Woman sues former friends over €282,000 they claim she gave as a gift
A woman has sued a couple who were formerly her best friends, claiming a sum of €280,000 she gave to them was a loan - and not a gift, as they maintain.
The sum was part of €750,000 secured by Fidelma Kerrigan in 2010 over serious personal injuries she suffered in a road accident in 2002 in which her father died, the High Court heard.
It is claimed Ms Kerrigan, as a result of her father's death and her injuries, was deeply depressed when, two weeks after getting the compensation in August 2010, she handed over €280,000 to John and Jacqueline Keenaghan.
She claims it was to help them set up a counselling business or until Mr Keenaghan, an architect, had completed projects. It is alleged Ms Keenaghan was crying as she feared for their home.
The couple have since had their business set up but have not repaid Ms Kerrigan, who is now on social welfare payments, the court was told.
The case opened this week before Ms Justice Deirdre Murphy who said it was "never too late" to consider an agreed rather than imposed outcome.
She said these "unhappy events" were reminiscent of what Shakespeare said: "Neither a borrower nor lender be."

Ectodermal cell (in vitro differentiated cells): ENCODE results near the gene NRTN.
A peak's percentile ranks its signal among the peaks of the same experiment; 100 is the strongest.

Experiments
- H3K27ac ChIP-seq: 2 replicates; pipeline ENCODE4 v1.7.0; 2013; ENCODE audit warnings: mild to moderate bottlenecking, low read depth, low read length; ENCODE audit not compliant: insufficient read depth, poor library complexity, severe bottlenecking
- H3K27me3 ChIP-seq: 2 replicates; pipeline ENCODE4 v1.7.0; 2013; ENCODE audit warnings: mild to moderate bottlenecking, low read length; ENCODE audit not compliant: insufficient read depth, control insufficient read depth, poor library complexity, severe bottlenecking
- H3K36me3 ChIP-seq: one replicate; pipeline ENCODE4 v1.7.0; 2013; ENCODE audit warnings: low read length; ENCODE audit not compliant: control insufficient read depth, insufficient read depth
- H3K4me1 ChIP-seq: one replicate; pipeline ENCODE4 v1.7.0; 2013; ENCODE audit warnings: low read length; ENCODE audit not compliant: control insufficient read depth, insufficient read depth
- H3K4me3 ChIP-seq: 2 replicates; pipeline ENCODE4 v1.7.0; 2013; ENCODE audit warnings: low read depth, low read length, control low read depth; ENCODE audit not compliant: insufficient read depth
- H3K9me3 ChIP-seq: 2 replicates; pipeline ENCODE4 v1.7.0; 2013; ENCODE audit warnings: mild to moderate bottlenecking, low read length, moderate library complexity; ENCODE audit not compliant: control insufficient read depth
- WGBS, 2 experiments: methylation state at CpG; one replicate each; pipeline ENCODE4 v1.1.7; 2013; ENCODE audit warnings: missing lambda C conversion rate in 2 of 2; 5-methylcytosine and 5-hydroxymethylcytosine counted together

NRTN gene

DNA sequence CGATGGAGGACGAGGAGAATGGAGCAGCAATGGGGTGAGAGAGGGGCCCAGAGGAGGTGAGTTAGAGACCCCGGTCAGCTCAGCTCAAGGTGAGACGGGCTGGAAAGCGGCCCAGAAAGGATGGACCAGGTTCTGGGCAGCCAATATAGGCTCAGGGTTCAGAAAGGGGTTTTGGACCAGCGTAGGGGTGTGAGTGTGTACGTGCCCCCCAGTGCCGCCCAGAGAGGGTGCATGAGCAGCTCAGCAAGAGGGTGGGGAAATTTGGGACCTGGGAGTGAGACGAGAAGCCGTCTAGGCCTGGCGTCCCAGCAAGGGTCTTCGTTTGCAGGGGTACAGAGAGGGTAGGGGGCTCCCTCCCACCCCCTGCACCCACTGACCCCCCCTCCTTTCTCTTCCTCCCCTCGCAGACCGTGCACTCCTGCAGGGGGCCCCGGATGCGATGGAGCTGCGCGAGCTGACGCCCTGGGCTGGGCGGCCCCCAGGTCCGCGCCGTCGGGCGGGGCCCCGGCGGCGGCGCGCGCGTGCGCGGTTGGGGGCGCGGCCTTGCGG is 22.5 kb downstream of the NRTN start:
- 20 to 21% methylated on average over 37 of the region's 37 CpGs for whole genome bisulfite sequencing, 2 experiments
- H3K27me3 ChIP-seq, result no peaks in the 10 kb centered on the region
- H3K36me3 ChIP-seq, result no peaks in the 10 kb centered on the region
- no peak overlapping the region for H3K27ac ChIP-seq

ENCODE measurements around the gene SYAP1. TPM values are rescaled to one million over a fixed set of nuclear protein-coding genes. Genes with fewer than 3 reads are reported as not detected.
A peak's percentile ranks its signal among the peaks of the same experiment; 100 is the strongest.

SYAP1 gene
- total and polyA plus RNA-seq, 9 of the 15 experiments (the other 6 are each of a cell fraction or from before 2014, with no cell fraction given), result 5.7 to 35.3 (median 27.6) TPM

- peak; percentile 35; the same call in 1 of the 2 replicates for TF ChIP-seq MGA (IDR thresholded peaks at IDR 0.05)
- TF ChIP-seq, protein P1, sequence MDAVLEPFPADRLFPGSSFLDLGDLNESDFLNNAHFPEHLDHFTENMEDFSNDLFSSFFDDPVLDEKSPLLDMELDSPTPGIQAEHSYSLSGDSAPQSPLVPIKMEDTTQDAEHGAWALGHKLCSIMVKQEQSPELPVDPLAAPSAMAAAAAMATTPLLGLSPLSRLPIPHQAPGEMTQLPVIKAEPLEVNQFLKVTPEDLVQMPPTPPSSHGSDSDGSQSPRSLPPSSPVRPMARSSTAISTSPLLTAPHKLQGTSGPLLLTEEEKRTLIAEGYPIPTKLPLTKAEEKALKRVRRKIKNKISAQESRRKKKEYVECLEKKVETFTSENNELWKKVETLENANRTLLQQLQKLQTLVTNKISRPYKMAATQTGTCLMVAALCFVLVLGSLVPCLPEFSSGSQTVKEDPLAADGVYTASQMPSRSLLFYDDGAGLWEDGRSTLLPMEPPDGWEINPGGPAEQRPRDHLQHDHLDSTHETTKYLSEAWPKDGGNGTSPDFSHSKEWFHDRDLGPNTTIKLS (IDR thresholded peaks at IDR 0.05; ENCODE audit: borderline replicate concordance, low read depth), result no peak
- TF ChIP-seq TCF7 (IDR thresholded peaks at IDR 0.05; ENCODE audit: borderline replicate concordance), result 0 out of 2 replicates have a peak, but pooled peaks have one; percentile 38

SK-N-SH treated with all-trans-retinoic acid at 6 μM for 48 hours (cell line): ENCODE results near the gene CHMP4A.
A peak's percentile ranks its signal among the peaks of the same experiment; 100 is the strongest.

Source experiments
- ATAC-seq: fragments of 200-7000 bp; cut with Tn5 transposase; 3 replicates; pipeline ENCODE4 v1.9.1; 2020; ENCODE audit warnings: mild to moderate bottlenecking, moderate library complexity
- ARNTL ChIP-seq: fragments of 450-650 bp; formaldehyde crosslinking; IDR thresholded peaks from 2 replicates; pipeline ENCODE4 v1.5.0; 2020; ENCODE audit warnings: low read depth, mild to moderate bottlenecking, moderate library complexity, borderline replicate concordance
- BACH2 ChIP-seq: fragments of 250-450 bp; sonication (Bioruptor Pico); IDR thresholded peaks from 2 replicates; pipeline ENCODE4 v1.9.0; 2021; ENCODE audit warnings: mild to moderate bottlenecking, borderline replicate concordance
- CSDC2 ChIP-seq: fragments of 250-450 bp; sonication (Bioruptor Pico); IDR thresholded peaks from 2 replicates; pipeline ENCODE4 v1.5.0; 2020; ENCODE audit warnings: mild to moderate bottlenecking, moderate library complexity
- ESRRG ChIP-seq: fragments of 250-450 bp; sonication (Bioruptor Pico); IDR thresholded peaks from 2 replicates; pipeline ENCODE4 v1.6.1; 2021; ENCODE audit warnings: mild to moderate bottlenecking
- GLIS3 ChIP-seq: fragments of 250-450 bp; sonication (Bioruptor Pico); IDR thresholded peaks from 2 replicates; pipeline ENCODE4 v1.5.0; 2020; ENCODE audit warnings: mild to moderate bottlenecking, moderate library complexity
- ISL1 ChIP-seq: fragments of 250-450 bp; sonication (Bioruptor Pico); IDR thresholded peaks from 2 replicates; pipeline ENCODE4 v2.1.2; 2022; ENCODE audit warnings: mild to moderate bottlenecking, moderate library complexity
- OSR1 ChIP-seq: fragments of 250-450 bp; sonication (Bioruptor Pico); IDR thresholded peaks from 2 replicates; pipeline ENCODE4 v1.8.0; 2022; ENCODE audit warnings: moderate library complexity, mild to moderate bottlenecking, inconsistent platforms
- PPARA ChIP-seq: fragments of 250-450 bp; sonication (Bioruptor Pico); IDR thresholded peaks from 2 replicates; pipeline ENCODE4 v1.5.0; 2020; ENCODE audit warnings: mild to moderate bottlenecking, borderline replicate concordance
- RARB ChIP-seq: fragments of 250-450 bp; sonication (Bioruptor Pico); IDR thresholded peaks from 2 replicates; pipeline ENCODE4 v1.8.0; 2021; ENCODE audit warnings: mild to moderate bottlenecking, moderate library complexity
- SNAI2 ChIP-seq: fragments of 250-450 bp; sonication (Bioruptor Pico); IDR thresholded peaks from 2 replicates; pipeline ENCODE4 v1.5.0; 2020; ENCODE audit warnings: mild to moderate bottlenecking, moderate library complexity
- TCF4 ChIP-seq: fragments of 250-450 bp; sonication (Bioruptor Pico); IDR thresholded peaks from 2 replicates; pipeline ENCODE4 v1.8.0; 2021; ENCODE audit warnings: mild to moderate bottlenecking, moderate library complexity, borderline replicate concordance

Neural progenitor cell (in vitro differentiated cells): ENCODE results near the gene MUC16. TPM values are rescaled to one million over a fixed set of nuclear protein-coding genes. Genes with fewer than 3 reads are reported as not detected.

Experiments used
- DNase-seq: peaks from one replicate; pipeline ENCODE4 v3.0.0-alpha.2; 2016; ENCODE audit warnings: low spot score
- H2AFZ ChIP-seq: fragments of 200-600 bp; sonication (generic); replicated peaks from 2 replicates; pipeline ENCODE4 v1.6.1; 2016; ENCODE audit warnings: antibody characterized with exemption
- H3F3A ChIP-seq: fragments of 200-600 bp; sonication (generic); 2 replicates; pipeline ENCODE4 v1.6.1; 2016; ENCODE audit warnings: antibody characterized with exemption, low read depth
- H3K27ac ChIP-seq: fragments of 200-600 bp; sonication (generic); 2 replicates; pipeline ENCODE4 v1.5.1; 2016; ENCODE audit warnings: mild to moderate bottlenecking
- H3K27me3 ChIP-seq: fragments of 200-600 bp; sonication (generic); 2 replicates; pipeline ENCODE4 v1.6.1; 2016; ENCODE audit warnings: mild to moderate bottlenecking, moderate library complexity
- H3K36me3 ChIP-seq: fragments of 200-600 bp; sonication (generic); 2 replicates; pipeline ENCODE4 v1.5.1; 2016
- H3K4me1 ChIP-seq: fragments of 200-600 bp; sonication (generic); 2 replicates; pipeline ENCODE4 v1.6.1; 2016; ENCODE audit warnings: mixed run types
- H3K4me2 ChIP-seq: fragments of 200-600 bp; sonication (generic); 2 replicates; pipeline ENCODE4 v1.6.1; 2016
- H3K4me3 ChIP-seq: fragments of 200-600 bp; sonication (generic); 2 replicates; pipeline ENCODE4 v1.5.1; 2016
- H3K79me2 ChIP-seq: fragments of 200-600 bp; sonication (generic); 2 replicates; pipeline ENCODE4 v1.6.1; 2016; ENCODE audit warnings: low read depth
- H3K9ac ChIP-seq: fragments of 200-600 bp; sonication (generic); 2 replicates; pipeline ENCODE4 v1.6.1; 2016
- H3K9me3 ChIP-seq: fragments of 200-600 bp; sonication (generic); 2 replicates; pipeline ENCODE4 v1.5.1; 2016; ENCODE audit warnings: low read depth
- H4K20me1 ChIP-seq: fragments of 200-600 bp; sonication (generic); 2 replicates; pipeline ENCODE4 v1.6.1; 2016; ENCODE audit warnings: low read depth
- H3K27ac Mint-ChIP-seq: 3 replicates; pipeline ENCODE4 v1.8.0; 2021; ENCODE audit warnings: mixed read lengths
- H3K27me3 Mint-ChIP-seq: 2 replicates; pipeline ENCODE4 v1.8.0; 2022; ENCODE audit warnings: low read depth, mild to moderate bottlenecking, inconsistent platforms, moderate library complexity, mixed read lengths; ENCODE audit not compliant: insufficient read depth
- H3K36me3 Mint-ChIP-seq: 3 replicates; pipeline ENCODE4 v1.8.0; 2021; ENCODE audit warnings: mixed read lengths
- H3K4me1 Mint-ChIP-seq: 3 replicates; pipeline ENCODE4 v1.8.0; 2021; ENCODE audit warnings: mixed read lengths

Ms Kerrigan (59), of Benildus Avenue, Ballyshannon, Co Donegal, claims it was agreed at all times the money was a short-term loan.
The defendants, of Rathmore, Ballyshannon, say the money was a gift and deny exercising undue influence over Ms Kerrigan.
In cross-examination by Desmond Murphy SC, for the defendants, Celine Kerrigan, sister of Ms Kerrigan, denied she had supported the view the money was a gift.
A consultant psychiatrist, Dr Mary Maguire, said Ms Kerrigan had said Ms Keenaghan kept asking her about her personal injury claim and allegedly kept telling her the Keenaghan family were going to lose their home and could not afford to eat.
When Ms Kerrigan gave the money, she was on medication and had been hurt when Ms Keenaghan had gone on holidays to the US.
Dr Maguire said Ms Kerrigan came across as "naive", "childlike" and "very caring".
The doctor believed Ms Kerrigan had so many problems mentally and physically at the time, she would be susceptible to emotional distress she perceived in another person.